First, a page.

# Network Models for Cognitive Development and Intelligence

^{1}

^{2}

^{*}

## Abstract

**:**

## 1. Introduction

## 2. The Factor Model Dominance

## 3. Alternative Explanations for the Positive Manifold of Cognitive Abilities

#### 3.1. The Sampling Model

#### 3.2. Network Models

_{i}) is modeled as a function of autonomous growth, i.e., growth that is not dependent upon other processes, and the influence of other processes. The first term of Equation (1) models the autonomous growth of each sub-process, this is a typical s-shaped logistic growth equation where a

_{i}specifies the growth rate for a particular process and K

_{i}indicates the upper limit in the growth of that particular cognitive process. The second term of Equation (1) models the mutualistic interactions between the different processes. The strength of the interactions between processes is represented in the interaction matrix

**M**, which is assumed to be equal for all people. The second equation defines K

_{i}(the process-specific limiting capacity) as a linear function of genetic (G

_{i}) and environmental (E

_{i}) factors (see [13] for details). The full model is:

_{0}, the ability within each process x

_{i}will grow over time until it reaches a state of equilibrium. Individual differences in x

_{i}, or composites of x (such as IQ or g), are due to individual differences in limiting capacities K

_{i}. In the proof and simulation of the positive manifold, the K’s are uncorrelated between the cognitive sub-processes, which means that there is no single source of individual differences.

**M**most likely differs between subjects because not all growth processes will start at the same time, and the linear model for the genetic and environmental impact ignores statistical interactions between the two. However, there are two major advantages. The first advantage is that this model can easily be investigated using both simulations and formal proofs. Van der Maas and colleagues demonstrated (analytically) that the equilibria of Equation (1) only depend on

**M**and

**K**, and that a positive covariance matrix always characterizes these stable states [13]. For example, a mutualism model with equal interactions M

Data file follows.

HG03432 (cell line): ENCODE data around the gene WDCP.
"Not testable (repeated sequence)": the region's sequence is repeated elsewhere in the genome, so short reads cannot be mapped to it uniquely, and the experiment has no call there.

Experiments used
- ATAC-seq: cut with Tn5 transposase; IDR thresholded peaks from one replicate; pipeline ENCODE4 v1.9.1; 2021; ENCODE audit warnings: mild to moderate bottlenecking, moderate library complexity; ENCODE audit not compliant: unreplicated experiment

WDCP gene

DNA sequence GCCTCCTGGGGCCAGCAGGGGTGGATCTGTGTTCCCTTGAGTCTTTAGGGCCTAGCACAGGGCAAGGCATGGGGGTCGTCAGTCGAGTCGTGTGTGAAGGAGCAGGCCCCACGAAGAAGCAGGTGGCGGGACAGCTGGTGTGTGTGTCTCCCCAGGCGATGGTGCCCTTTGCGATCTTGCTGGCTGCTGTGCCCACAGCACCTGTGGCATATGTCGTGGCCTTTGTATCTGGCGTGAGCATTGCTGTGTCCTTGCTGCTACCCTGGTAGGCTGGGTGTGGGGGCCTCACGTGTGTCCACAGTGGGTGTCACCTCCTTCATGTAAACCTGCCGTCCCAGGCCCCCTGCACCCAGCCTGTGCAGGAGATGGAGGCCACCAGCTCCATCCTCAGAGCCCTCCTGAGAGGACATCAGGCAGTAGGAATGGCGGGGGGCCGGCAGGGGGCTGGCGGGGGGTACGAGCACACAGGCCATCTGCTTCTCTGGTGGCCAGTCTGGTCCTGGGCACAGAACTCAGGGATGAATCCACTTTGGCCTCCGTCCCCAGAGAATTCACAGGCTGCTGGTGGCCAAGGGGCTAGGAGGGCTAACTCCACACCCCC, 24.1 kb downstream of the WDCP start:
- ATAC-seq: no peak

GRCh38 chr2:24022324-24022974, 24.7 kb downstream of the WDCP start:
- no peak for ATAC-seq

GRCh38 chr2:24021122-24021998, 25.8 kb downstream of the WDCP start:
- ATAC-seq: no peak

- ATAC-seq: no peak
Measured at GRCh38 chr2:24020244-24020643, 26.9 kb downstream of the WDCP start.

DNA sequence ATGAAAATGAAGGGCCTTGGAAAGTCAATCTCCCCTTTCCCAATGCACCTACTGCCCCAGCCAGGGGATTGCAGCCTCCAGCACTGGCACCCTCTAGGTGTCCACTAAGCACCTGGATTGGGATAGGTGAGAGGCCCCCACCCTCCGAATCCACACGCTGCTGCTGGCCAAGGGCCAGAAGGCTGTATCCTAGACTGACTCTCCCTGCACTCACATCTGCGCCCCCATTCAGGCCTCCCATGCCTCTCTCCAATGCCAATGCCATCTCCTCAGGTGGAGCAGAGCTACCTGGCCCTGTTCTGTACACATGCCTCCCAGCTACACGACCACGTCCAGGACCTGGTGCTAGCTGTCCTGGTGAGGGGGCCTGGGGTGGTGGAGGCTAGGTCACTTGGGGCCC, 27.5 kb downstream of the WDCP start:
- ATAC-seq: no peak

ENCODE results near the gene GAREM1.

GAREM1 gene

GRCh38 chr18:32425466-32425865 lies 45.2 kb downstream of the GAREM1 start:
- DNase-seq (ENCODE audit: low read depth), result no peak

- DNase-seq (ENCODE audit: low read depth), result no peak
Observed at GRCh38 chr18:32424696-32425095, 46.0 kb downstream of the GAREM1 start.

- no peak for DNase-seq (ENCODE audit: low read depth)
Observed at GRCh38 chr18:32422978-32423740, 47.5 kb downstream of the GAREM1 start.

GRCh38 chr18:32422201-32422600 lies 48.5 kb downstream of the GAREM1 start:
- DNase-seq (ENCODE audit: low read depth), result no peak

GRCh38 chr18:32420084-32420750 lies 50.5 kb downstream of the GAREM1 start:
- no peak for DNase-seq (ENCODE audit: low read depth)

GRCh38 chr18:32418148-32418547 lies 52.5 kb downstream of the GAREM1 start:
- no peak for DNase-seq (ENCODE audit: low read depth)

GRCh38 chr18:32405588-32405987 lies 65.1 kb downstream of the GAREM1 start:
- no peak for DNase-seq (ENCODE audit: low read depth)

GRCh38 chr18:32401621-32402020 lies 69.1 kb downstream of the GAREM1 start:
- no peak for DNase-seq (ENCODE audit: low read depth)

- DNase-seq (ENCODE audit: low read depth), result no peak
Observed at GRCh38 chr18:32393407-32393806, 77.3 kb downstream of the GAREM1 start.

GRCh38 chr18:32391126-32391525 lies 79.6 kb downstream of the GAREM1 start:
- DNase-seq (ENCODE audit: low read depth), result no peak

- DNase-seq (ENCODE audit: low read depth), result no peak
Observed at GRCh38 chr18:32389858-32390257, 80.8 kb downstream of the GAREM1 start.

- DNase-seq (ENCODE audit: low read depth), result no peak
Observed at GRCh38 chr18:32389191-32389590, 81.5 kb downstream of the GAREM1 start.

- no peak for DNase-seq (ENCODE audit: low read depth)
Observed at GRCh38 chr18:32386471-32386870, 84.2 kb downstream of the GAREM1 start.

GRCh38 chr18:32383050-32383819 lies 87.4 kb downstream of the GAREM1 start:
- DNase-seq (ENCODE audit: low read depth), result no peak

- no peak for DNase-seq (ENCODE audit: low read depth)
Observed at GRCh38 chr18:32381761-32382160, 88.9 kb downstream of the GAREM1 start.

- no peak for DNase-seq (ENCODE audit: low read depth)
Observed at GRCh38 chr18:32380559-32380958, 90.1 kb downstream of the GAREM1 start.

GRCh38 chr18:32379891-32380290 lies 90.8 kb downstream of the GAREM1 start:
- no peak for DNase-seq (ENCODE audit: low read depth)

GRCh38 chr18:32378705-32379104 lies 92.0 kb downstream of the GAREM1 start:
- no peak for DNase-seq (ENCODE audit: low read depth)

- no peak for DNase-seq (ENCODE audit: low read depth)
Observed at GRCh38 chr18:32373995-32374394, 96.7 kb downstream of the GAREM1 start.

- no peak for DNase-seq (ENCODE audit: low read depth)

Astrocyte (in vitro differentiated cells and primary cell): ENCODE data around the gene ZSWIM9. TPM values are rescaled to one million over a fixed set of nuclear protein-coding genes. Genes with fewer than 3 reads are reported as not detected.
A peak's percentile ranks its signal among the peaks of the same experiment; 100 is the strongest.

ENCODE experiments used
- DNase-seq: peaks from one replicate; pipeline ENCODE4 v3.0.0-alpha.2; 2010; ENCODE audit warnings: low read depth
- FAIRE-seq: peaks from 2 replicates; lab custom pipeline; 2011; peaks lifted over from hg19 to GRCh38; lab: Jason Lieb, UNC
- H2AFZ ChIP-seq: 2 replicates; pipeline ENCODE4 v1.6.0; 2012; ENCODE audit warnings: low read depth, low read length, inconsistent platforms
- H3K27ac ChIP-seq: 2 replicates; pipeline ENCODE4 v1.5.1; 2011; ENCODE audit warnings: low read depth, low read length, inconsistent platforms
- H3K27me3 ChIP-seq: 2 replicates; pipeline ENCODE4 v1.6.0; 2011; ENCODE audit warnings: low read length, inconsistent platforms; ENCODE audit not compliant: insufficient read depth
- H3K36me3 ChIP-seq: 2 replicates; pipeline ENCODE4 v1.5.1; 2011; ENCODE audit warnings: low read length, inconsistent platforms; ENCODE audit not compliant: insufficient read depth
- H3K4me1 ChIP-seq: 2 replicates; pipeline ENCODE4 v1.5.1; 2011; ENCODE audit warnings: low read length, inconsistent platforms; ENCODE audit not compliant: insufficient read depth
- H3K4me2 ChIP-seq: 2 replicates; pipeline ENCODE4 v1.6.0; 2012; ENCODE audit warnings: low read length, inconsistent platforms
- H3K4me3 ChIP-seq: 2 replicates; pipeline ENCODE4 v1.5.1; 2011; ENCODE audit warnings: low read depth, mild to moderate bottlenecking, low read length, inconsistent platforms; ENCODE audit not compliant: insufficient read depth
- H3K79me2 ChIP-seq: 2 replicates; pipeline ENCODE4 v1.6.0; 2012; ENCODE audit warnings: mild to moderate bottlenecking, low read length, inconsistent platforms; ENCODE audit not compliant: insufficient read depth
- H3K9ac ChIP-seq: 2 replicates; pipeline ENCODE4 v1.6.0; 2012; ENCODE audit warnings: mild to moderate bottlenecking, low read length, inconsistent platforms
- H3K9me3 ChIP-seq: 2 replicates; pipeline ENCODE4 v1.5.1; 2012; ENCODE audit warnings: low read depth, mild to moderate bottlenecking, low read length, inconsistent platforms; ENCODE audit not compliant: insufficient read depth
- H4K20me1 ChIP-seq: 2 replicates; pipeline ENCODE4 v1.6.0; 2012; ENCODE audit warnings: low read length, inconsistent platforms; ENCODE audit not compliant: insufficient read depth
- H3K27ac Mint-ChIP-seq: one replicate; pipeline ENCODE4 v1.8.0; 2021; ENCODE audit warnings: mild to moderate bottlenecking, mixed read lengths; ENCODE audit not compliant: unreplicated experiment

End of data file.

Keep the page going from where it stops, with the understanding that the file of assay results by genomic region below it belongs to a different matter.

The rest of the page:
_{ij}= c and a one factor model with equal factor loadings imply exactly the same covariance matrix.

#### 3.3. g, Sampling, and/or Mutualism

**K**, the person-specific limiting capacity determined by genetics (

**G**) and the environment (

**E**); this naturally explains the increased influence of heredity with age on intelligence, but the authors acknowledge that the role of an external environment is missing [13]. However, this can be accounted for with Dickens’ multiplier model, which is very similar to the mutualism model [34,35]. In this model, some of the reciprocal causal effects are routed through the environment. Strong performance in one domain (Dickens uses basketball as an example) leads to environmental support (in the form of better training), which in turn leads to even better performance. These multiplier effects can also occur across domains. In this way, the mutualism/Dickens model incorporates gene by environment interactions and possibly explains the so-called Flynn and Jensen effects [36].

_{f}

_{1}) than others, reflected by stronger connections to other nodes. Such central processes will correlate very strongly with the g-factor extracted from a factor analysis of the separate cognitive ability test scores. All of these explanations can be included into a unified network model (Figure 2) with the specification of

**M**, depicted in Figure 3.

## 4. Network Psychometrics

#### Complex Behavior in Networks

_{i}, of symptom X